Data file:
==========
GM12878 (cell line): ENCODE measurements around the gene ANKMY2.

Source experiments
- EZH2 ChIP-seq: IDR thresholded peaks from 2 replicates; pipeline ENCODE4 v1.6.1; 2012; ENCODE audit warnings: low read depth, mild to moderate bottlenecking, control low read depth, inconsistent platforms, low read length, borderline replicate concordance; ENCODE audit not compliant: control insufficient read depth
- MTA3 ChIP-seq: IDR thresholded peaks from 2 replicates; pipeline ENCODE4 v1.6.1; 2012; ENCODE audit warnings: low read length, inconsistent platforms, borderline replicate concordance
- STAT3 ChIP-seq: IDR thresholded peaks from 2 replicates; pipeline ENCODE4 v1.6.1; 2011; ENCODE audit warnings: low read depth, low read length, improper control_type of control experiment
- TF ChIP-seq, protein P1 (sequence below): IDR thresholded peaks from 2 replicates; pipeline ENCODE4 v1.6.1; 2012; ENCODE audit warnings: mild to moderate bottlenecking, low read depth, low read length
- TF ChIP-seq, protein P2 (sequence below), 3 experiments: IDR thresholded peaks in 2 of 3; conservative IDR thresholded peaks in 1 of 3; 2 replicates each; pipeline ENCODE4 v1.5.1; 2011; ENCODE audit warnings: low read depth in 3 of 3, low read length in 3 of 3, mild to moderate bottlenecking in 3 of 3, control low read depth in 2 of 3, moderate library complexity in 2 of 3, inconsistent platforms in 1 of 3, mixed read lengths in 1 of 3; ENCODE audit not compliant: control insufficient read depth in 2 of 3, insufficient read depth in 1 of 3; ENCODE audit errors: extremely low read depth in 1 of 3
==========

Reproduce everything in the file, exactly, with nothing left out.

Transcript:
GM12878 (cell line): ENCODE measurements around the gene ANKMY2.

Source experiments
- EZH2 ChIP-seq: IDR thresholded peaks from 2 replicates; pipeline ENCODE4 v1.6.1; 2012; ENCODE audit warnings: low read depth, mild to moderate bottlenecking, control low read depth, inconsistent platforms, low read length, borderline replicate concordance; ENCODE audit not compliant: control insufficient read depth
- MTA3 ChIP-seq: IDR thresholded peaks from 2 replicates; pipeline ENCODE4 v1.6.1; 2012; ENCODE audit warnings: low read length, inconsistent platforms, borderline replicate concordance
- STAT3 ChIP-seq: IDR thresholded peaks from 2 replicates; pipeline ENCODE4 v1.6.1; 2011; ENCODE audit warnings: low read depth, low read length, improper control_type of control experiment
- TF ChIP-seq, protein P1 (sequence below): IDR thresholded peaks from 2 replicates; pipeline ENCODE4 v1.6.1; 2012; ENCODE audit warnings: mild to moderate bottlenecking, low read depth, low read length
- TF ChIP-seq, protein P2 (sequence below), 3 experiments: IDR thresholded peaks in 2 of 3; conservative IDR thresholded peaks in 1 of 3; 2 replicates each; pipeline ENCODE4 v1.5.1; 2011; ENCODE audit warnings: low read depth in 3 of 3, low read length in 3 of 3, mild to moderate bottlenecking in 3 of 3, control low read depth in 2 of 3, moderate library complexity in 2 of 3, inconsistent platforms in 1 of 3, mixed read lengths in 1 of 3; ENCODE audit not compliant: control insufficient read depth in 2 of 3, insufficient read depth in 1 of 3; ENCODE audit errors: extremely low read depth in 1 of 3